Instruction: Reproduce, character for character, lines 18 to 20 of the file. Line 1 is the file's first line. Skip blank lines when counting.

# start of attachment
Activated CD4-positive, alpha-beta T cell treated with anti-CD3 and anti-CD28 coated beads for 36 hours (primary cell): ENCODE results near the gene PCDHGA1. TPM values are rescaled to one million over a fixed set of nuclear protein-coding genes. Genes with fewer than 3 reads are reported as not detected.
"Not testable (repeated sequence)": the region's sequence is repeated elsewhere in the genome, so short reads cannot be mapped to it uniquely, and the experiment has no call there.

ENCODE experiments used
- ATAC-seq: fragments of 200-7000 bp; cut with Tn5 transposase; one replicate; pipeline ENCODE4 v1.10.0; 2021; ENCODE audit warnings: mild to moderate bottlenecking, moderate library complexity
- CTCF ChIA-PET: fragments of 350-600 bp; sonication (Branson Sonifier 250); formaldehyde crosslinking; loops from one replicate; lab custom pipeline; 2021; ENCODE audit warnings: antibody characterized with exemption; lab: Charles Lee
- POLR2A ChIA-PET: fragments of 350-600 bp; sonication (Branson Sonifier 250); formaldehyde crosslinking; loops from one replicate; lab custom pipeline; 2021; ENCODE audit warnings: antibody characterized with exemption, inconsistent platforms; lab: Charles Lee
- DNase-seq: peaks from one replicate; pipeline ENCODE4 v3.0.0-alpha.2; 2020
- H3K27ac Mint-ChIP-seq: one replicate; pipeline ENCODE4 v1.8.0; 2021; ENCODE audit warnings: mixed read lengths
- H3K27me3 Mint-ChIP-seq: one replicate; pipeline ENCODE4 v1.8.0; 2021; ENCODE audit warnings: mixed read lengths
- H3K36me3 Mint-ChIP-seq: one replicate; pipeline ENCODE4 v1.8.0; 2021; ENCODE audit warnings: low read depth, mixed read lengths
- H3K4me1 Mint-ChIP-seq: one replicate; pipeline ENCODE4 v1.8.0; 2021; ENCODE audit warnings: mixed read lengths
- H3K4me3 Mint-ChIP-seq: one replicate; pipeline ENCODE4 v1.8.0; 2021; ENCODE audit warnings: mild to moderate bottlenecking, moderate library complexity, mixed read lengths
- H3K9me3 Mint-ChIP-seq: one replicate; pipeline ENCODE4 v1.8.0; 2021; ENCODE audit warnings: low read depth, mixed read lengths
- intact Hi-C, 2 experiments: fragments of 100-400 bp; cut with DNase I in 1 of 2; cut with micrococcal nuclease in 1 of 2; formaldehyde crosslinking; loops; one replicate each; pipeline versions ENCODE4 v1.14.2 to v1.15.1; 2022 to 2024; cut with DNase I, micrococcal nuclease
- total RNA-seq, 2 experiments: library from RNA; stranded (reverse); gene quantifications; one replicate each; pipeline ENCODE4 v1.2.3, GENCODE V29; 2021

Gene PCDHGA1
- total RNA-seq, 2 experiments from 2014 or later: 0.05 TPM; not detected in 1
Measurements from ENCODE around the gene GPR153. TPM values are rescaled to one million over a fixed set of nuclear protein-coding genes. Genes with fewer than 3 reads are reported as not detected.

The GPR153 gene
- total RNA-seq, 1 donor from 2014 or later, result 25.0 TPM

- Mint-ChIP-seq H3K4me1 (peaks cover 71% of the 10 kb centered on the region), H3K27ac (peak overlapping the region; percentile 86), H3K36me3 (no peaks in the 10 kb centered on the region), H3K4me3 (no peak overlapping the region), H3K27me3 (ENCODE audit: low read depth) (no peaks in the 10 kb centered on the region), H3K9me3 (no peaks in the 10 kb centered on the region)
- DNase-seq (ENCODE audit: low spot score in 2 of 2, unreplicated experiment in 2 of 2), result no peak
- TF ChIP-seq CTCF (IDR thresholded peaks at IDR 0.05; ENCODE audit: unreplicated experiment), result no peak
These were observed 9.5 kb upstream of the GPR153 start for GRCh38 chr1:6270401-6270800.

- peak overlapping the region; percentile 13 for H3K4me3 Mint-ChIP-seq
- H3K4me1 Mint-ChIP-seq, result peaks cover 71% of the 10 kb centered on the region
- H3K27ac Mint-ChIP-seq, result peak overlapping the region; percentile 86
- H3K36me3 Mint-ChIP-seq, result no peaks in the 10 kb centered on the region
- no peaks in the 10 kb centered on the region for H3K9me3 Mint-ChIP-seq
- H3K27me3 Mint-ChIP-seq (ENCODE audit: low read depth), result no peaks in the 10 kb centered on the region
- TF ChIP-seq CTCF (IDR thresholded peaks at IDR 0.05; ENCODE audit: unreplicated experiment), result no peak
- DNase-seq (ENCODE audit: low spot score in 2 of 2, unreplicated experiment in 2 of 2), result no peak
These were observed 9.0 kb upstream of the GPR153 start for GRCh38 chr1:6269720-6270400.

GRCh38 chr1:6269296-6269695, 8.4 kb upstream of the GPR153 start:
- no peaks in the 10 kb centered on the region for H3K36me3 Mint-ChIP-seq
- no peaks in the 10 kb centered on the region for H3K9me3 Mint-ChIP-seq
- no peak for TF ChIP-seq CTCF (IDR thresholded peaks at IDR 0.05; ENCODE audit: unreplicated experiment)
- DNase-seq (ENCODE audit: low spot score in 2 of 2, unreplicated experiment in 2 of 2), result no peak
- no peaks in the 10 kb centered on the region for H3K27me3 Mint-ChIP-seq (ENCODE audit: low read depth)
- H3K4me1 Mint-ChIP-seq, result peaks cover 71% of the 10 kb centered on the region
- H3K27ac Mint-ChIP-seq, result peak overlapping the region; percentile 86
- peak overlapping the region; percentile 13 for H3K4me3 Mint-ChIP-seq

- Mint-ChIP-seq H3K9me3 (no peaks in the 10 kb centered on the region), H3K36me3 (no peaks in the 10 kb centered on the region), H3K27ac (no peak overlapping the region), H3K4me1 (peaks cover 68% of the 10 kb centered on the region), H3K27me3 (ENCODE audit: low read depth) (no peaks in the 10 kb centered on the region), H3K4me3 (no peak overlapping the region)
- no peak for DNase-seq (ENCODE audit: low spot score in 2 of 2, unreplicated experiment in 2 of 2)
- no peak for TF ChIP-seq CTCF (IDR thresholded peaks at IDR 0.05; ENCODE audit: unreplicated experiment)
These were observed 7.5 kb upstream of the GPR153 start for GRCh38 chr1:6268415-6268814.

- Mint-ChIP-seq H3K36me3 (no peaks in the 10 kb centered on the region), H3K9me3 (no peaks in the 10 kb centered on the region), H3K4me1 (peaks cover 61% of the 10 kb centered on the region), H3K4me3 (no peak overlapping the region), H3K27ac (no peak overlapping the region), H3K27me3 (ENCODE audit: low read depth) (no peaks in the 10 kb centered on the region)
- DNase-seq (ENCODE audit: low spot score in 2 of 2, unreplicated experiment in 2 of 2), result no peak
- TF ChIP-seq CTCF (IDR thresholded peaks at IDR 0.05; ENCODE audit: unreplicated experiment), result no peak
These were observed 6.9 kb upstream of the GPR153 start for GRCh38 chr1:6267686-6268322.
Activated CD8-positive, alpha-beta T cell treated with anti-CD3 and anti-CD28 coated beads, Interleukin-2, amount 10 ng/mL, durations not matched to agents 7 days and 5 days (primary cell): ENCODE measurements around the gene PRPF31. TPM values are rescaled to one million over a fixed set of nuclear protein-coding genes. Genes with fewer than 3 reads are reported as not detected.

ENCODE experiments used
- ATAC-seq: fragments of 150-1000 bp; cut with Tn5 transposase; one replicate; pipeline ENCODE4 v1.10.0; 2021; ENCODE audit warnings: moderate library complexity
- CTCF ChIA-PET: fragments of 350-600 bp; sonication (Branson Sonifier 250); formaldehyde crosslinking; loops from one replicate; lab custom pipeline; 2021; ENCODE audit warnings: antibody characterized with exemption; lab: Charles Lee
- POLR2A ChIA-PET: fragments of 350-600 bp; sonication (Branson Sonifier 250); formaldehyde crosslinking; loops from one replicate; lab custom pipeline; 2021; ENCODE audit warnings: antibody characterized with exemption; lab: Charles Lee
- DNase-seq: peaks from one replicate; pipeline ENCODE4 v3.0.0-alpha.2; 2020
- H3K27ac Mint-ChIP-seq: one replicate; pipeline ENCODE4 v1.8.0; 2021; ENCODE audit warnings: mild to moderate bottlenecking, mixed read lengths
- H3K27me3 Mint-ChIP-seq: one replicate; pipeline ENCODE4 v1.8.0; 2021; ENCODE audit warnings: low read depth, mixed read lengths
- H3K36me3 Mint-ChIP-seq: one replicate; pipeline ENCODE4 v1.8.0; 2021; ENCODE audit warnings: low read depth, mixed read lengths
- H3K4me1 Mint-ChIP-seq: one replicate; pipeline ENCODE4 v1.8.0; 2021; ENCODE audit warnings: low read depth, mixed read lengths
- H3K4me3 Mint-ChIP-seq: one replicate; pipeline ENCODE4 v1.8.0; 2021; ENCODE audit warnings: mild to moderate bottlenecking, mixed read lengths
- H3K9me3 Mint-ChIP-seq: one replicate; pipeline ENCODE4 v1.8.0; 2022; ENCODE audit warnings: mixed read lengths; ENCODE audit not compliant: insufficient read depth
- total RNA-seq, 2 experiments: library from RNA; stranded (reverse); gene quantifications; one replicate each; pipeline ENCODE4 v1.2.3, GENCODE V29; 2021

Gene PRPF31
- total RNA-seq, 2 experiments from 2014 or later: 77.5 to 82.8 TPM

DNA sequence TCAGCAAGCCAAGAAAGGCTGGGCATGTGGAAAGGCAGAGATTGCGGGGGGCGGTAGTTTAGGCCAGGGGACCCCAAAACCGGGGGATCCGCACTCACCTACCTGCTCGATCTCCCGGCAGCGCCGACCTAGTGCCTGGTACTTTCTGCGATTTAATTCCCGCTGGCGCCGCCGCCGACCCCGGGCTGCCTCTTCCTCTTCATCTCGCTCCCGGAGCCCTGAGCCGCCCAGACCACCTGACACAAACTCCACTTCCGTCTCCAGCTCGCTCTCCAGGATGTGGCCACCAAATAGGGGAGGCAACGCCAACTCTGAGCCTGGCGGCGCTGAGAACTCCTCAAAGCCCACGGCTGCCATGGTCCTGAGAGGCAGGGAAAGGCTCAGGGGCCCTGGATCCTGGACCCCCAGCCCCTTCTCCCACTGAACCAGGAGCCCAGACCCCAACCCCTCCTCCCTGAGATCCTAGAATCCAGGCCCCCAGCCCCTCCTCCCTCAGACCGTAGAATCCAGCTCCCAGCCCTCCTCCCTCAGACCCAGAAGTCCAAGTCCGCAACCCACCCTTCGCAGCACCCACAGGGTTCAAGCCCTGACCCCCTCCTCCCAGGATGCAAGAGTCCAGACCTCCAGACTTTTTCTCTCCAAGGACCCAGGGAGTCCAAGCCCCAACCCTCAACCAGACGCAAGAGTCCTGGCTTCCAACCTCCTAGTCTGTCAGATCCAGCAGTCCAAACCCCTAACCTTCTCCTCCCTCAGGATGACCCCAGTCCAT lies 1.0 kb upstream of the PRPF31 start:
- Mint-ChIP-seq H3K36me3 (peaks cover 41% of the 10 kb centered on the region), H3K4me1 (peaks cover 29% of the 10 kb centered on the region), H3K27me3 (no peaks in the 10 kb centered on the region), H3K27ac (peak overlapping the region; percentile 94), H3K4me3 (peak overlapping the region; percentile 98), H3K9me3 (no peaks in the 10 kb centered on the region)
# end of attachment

Measurements from ENCODE around the gene GPR153. TPM values are rescaled to one million over a fixed set of nuclear protein-coding genes. Genes with fewer than 3 reads are reported as not detected.

The GPR153 gene
- total RNA-seq, 1 donor from 2014 or later, result 25.0 TPM